According tomedia New Atlas, although there are already power suckers that allow people or robots to climb walls, they can only work on smooth surfaces. However, chinese scientists have now developed a system that adheres to rough surfaces by rotating water. The technique, known as “zero pressure differential” (ZPD), was developed by a Zhejiang University research team led by Li Wei and Shi Kaige.
It still contains a soft rubber cup, but each cup contains a circle of water that rotates at high speed along the outer edge of the cup and is located at the boundary between the cup and the rough surface applied. The resulting inertial force creates a pressure gradient that allows a high vacuum to be maintained in the center of the vacuum area of the cup, while maintaining the pressure at the boundary equal to atmospheric pressure.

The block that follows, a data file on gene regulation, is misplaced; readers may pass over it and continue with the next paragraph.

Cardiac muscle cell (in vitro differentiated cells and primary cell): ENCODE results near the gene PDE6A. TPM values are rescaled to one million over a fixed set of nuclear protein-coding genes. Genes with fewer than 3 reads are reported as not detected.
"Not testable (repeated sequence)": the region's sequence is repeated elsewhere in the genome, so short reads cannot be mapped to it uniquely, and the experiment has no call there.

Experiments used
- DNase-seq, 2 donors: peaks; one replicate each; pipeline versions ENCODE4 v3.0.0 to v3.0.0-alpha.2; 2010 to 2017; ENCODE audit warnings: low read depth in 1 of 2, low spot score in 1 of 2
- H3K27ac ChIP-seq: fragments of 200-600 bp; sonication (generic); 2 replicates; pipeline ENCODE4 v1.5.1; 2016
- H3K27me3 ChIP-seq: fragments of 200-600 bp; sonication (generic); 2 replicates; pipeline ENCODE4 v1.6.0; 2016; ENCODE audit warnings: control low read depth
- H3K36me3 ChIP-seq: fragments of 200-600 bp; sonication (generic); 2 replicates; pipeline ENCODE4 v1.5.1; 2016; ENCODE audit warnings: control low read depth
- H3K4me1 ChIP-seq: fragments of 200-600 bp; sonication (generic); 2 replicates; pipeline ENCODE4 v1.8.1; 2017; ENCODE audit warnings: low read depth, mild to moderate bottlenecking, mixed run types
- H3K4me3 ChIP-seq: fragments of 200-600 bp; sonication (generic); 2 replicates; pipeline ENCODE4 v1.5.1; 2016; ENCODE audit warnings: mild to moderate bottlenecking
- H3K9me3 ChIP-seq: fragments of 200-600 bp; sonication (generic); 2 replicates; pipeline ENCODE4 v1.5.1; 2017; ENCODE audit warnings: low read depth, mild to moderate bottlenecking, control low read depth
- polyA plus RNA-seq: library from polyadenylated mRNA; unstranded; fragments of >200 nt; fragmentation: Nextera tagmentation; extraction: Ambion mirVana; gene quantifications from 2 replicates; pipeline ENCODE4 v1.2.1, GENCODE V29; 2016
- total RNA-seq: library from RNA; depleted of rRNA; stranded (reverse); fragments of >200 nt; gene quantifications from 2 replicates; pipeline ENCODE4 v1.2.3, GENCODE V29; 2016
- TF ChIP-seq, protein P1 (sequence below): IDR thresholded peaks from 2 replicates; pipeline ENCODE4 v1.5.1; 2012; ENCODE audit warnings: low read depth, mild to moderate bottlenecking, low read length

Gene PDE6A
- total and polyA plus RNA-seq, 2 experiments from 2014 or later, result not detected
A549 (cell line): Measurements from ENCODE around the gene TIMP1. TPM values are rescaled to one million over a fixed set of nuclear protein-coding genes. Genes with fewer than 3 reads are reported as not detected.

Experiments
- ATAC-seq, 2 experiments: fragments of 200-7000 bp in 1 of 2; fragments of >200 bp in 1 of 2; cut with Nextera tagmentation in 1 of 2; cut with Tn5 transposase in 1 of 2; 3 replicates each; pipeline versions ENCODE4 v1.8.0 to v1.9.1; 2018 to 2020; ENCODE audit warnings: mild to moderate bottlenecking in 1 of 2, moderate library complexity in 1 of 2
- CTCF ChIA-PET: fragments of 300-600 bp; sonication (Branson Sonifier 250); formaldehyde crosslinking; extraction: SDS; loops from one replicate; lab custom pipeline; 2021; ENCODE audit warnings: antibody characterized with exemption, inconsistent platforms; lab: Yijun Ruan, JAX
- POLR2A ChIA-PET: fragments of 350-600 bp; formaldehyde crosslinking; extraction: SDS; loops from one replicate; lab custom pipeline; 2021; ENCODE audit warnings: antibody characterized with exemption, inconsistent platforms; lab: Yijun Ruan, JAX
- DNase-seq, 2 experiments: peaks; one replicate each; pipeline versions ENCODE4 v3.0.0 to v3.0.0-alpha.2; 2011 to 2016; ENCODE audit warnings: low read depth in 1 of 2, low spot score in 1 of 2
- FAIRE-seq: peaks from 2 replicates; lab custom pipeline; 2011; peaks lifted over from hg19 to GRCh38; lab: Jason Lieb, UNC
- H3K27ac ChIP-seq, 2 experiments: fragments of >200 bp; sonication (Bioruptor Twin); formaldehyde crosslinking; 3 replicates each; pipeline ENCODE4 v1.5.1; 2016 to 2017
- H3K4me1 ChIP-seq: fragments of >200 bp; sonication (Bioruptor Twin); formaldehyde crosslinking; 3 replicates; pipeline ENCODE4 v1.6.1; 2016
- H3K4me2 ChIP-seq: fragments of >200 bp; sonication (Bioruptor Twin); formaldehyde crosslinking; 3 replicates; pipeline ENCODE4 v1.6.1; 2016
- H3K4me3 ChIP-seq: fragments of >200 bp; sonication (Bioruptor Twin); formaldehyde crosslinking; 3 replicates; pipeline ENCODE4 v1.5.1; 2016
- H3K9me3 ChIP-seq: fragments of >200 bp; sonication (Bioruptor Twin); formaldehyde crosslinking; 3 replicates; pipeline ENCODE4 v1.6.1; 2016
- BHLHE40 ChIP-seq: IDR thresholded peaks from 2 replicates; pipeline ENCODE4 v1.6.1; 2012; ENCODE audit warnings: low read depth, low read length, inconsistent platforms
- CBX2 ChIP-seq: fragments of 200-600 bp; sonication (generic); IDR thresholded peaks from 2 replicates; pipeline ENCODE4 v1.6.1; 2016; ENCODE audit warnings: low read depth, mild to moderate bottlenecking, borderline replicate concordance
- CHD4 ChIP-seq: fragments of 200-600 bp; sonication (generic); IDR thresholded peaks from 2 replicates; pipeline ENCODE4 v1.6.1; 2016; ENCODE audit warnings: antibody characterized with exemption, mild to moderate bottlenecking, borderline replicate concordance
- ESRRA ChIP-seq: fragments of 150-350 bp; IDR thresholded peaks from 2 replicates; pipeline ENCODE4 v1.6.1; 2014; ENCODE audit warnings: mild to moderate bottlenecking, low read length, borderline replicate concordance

In a conventional power suction, because of the large pressure difference at the boundary, the vacuum will easily leak and fall when placed on a surface that is not completely smooth. However, because this difference is eliminated in the new system, no such leak occurs regardless of how textured the surface is. Moreover, the additional function required for ZPD is that much less power is required to maintain a given suction force than conventional systems. The entire unit is also smaller and lighter than the traditional model.
So far, three sizes of ZPD cups have been successfully tested on robotic arms that can grip objects, “Spider-Man” devices that allow people to climb walls, and six-foot climbing robots. The latter aroused people’s interest.
“Compared to other climbing robots, robots with our ZPD-based suction cup units have achieved a surprising improvement in performance, ” Li said. “The next step in this study is to reduce water consumption. If water consumption can be reduced, the suction cup unit will work for a long time with a small amount of water so that the rock-climbing robot can carry water on its own instead of connecting to the power supply. “
A paper on the study was recently published in the journal Physics of Fluids.